What would be the characteristics of an ideal vaccine?

What would be the characteristics of an ideal vaccine?

The terms “safe” and “effective” come to the top of the list. While there have been many vaccines developed over decades and used globally, there have been relatively few risks and major benefits. On the whole, our experience with vaccines has been that they are relatively safe and relatively effective. Relative means a tolerable number of adverse events relative to a control group over a long period of time.

Due to the attention given to SARS CoV-2 inoculations, namely Pfizer, Moderna, AstraZeneca and J&J in Canada, we should use them as a comparator. The first thing to note is that there have been more serious adverse events reported to VAERS for three of these vaccines (AstraZeneca product is not approved in the US) in 10 months than the total of all vaccines given over 30 years! To make sure that we compare the same adverse event for all vaccines, we will use ‘deaths’ as a common characteristic of major impact.  WARNING – KNOWING THIS DATA COULD BE DISTURBING.


In late November, 2021 there were over 8,000 deaths reported to VAERS due to SARS CoV-2 inoculations. By April, 2022, the death number from vaccine adverse events had exploded to 27,350! The vast majority occurred within the first 2-3 days after getting the jab which makes it more predictable that the inoculation is related to the cause of death! To put this into perspective, the US lost about 3,000 soldiers over 20 years in Afghanistan! Basically, they cannot be considered safe.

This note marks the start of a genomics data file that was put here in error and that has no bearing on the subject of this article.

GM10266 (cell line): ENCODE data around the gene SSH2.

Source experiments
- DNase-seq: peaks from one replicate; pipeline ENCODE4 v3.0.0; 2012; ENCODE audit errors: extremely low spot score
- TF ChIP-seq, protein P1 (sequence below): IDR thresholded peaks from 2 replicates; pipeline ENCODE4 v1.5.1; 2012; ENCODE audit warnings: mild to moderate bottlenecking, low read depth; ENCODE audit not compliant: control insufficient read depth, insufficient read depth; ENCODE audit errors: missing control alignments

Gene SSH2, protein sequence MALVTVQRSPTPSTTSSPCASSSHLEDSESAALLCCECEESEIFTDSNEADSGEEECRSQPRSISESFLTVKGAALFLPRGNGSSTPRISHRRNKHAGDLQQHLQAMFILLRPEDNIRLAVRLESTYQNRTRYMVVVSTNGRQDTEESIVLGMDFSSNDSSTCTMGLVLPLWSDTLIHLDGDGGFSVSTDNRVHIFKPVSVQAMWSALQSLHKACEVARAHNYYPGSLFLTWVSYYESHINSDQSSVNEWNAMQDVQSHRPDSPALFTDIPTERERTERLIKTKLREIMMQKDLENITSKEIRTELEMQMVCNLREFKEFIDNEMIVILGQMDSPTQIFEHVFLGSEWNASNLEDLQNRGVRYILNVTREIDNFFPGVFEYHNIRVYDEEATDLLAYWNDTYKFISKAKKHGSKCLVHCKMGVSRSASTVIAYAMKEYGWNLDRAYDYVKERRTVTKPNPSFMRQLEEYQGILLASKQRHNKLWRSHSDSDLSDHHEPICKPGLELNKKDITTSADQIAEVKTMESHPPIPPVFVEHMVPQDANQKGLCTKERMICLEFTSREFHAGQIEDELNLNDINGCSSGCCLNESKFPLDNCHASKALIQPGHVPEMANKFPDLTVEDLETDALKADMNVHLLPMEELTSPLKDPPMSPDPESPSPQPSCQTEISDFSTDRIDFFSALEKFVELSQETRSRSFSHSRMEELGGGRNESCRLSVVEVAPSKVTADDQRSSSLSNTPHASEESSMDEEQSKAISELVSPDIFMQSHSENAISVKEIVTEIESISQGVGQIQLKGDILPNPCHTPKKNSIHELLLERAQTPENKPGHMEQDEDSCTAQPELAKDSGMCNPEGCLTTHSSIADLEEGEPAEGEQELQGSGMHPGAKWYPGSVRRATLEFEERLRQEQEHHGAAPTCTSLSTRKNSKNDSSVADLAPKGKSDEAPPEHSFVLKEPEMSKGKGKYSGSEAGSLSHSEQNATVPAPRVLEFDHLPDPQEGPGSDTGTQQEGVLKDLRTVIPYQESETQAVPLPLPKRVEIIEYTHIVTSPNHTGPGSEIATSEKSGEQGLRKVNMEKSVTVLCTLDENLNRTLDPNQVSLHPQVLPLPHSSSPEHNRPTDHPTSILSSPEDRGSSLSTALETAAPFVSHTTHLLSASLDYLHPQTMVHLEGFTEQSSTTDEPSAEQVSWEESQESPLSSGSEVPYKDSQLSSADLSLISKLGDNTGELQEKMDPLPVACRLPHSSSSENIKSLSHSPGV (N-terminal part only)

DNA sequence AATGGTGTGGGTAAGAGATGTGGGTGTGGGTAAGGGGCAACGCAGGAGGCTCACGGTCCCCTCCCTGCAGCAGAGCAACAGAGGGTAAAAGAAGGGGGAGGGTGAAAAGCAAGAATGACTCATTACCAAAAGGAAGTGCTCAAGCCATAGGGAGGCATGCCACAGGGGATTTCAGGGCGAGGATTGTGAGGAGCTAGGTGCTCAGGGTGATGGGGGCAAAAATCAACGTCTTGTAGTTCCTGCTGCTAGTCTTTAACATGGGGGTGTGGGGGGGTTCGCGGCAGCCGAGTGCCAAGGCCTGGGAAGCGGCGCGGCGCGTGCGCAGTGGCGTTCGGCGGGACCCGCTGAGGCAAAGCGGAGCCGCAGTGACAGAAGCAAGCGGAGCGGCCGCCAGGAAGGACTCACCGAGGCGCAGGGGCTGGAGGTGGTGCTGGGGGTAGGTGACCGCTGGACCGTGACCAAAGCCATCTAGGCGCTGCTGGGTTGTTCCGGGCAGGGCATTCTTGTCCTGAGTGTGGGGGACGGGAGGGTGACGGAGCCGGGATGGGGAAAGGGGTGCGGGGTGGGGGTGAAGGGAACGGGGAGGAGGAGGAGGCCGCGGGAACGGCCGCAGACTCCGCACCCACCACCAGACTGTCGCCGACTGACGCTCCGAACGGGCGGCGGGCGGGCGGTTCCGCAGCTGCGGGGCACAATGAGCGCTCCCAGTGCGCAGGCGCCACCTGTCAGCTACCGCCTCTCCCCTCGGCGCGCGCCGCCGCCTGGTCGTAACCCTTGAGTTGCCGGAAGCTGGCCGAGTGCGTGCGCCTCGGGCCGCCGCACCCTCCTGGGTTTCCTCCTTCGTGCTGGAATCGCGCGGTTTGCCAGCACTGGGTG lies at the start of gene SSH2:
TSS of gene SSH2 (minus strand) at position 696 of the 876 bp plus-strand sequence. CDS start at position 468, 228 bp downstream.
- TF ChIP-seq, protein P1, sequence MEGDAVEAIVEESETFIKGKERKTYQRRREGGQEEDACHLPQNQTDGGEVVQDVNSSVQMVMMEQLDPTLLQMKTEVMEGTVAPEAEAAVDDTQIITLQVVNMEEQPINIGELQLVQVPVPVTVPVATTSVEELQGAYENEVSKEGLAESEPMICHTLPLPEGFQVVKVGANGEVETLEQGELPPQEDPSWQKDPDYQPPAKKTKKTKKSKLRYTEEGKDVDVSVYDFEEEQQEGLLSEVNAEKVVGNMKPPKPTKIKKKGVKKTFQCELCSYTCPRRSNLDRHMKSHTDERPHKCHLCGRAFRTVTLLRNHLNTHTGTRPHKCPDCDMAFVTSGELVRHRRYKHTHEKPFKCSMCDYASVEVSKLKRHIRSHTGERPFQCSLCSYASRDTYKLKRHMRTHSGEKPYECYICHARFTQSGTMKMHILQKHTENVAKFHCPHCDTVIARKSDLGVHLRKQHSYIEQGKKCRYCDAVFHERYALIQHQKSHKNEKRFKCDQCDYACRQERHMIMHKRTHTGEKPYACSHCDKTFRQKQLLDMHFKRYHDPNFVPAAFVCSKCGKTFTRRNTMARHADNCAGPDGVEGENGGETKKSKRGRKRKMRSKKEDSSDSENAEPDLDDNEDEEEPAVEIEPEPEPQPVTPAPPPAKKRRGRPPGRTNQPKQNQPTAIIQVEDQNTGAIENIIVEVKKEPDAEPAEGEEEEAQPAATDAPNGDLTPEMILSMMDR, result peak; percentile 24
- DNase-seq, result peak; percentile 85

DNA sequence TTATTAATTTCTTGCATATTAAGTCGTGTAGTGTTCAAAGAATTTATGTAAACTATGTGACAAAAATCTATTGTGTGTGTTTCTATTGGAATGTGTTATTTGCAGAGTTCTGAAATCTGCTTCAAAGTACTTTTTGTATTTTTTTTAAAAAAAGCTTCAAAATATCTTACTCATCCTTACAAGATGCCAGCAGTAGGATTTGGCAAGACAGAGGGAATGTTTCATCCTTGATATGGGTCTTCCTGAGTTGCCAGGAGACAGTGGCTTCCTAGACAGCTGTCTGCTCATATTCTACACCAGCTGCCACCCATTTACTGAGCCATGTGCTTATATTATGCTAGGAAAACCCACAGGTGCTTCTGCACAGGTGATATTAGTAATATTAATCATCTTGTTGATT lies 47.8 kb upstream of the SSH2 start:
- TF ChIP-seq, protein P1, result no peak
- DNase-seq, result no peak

Are they effective? If they were effective, we would not need booster shots. Nor would we harbour viruses to the point of infecting other people and creating new variants. It would be fair to say that these inoculations have not been as effective as the manufacturers, government and public health had originally hoped for.

An ideal vaccine would be able to prevent infection by a virus. This is known as a ‘sterilizing’ vaccine rather than a ‘leaky’ one. It would also prevent transmission so that the virus could not be spread. By acting as a sterilizing vaccine, it would minimize the chances of the virus developing mutations. Traditional vaccines for other diseases fulfill these characteristics.

Safety could be enhanced by producing the antigen (spike protein) so that it is already in the vaccine at a defined concentration. Presently, all four inoculations instruct the body to become a manufacturing plant for the spike protein antigen. The supply of the resultant immunogen is not defined  in time nor amount.

All vaccines to date have tried to mimic an infection to the immune system. This is done by provoking it into developing antibodies and a memory of previous infections to better arm it against future attacks. However, continually provoking the system may lead to some undesirable consequences such as stimulating autoimmune diseases which are recognized as Antibody Dependent Enhancement. A truly ideal vaccine would be able to target the precise regions in the spike and elicit antibodies and memory without inducing undesirable pathological reactions.

Can an ideal vaccine be created for SARS CoV-2? Around 200 are in various stages are in various development. Several of these promising vaccines are in late stage clinical trials and may soon be available to protect against SARS-CoV-2 infections.



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